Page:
‘MS from the Inside Out’ Uses Virtual Reality to Share What Life for Patients Is Like

‘MS from the Inside Out’ Uses Virtual Reality to Share What Life for Patients Is Like

Virtual reality (VR) technology is most commonly associated with gaming and entertainment, but it’s expanding into a variety of clinical and healthcare applications. The Ontario-based biopharmaceutical firm EMD Serono, Canada, is now using VR as an informational and educational tool to provide a more profound understanding of what living with multiple sclerosis (MS) is really like.

VR uses combinations of head-mounted goggle screens, audio and sound effects, and haptic sensations to create virtual —or imaginary — environments where a user can explore, even moving around within, to interact with simulated effects.

EMD Serono’s 10-minute VR program, called “MS from the Inside Out,” immerses those who use the head-mounted VR goggles in an interactive, virtual and sensory-rich space that allows them to briefly experience what people with MS go through on a day-to-day basis.

Users should come away with a better understanding of the disease and its complex symptoms, which can include extreme fatigue, diminished coordination, muscle weakness, tingling, impaired sensation, vision problems, bladder issues, cognitive impairment, and mood changes.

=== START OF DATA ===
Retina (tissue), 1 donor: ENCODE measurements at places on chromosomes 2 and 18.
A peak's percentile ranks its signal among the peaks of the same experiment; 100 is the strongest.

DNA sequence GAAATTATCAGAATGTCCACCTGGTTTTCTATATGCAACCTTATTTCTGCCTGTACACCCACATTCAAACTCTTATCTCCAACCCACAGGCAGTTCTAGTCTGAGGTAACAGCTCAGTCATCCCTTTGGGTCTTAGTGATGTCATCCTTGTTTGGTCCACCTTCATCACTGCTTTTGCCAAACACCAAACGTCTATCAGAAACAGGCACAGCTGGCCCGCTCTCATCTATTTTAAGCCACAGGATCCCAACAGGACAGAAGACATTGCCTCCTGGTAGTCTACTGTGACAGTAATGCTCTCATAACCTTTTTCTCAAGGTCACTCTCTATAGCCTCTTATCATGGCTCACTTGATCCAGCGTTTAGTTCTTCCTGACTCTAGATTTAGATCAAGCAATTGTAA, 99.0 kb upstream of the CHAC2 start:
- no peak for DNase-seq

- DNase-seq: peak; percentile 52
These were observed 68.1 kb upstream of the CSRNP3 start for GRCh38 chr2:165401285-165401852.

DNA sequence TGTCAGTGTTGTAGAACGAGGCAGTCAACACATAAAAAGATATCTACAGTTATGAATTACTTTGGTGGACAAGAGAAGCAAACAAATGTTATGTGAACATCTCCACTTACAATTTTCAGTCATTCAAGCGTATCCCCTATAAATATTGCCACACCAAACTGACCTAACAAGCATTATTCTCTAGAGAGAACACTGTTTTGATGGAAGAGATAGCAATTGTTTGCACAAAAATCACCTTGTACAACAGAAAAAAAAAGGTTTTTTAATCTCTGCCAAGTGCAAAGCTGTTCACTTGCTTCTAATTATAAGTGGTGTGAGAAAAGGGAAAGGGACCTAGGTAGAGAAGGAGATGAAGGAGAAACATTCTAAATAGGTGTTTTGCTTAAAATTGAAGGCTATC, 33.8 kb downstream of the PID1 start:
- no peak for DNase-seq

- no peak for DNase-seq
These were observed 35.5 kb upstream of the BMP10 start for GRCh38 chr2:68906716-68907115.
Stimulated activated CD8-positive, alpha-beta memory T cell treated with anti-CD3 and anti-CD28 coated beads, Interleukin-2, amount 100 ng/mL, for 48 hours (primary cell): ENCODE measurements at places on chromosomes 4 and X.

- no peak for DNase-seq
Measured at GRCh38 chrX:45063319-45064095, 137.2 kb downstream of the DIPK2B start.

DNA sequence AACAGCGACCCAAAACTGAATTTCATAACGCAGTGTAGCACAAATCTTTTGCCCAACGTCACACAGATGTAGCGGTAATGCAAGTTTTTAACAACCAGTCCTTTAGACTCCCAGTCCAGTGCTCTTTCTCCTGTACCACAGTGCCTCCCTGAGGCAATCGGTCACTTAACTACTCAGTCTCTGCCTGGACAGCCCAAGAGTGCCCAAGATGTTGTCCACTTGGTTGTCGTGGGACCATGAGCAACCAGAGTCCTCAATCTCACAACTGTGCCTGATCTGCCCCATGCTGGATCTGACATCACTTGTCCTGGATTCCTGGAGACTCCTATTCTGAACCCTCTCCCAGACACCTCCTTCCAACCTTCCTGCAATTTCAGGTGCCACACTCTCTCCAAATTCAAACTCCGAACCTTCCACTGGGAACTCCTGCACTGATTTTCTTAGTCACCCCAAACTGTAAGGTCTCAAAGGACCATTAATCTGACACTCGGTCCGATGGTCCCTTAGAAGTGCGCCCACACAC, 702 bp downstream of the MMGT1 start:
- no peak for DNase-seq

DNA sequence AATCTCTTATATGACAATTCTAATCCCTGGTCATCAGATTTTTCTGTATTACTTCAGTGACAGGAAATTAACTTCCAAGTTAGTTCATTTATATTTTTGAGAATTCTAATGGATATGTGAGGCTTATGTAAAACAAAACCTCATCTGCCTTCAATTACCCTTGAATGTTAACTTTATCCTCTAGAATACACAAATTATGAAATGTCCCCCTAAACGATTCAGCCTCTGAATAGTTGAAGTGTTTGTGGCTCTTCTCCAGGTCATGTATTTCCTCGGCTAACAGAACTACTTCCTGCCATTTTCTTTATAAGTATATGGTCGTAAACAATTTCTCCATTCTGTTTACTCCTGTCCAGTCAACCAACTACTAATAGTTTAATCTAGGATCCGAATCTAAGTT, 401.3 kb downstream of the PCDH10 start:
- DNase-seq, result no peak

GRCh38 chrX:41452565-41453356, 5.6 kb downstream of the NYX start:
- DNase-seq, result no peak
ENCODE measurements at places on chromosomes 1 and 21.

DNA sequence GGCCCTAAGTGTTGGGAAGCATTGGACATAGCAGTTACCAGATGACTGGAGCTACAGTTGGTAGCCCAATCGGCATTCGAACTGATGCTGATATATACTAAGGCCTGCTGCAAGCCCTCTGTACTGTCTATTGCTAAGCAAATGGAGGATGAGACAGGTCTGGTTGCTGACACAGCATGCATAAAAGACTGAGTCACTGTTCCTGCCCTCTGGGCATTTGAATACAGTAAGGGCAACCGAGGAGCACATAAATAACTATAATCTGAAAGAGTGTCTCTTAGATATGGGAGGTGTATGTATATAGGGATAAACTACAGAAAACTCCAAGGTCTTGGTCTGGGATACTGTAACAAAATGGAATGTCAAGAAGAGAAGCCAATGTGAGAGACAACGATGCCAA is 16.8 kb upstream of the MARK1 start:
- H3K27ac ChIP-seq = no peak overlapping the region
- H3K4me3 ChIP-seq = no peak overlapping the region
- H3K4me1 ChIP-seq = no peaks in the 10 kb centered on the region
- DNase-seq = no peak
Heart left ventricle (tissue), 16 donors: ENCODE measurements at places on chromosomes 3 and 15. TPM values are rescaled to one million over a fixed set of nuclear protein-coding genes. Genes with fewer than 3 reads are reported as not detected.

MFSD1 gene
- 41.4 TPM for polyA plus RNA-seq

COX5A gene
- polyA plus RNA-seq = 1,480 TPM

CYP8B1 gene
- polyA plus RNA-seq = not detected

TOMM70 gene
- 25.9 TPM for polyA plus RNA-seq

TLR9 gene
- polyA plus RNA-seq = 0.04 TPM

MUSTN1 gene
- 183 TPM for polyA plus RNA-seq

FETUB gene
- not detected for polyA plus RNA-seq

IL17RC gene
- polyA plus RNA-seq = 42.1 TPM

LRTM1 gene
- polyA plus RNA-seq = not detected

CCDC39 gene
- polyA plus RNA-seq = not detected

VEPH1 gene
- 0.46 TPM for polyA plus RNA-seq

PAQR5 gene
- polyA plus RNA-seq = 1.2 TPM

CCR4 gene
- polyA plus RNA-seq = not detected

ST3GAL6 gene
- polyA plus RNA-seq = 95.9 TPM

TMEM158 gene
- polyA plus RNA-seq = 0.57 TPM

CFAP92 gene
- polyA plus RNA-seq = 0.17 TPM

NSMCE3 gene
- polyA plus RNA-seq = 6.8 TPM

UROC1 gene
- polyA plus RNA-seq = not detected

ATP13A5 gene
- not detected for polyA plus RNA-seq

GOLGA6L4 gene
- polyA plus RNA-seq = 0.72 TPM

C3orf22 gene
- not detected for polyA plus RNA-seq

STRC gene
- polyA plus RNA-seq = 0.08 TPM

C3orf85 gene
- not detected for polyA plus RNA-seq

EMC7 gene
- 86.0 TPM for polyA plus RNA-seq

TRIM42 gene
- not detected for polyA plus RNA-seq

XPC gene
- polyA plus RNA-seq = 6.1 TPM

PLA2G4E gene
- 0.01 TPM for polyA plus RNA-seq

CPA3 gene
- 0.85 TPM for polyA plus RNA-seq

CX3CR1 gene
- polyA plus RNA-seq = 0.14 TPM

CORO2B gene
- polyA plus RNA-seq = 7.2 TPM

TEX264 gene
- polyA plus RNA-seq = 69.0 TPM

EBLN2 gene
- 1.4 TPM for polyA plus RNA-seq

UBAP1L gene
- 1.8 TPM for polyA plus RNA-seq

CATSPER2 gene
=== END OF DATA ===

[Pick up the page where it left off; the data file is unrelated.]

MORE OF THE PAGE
“The effects of MS can be physical and emotional, and because its symptoms are often invisible, the experiences of those suffering from MS can be difficult for caregivers, family and friends to understand,” said Daniel Selchen, director of the MS Clinic at St. Michael’s Hospital in Toronto. “Knowing that, raising awareness of MS is critical, and gaining insight into the journey a person living with MS faces allows us to further understand this complex disease.”

Such an understanding is especially important in Canada, both for researchers and for the public at large. According to the MS Society of Canada, the country has one of the highest rates of MS in the world, with an estimated 1 in every 340 people in Canada living with MS.

“This is a big first step for technology integration in the MS space and we’re excited about the possibilities it may provide the 100,000 Canadians currently living with the disease,” Gaby Murphy, president and managing director of EMD Serono, Canada, said in a press release. “EMD Serono, Canada is committed to furthering education about MS for both people with the disease and their loved ones. This ground-breaking technology has potential to help increase our understanding of MS and further raise awareness of the impact of the disease.”

On May 31, World MS Day, EMD Serono held an event at the MaRS Discovery District in Toronto where attendees were given the opportunity to experience its VR program. The company has posted a video of the “MS from the Inside Out” journeys that several took, with information about this program, on YouTube for viewing.

3 comments

  1. Jean Stell says: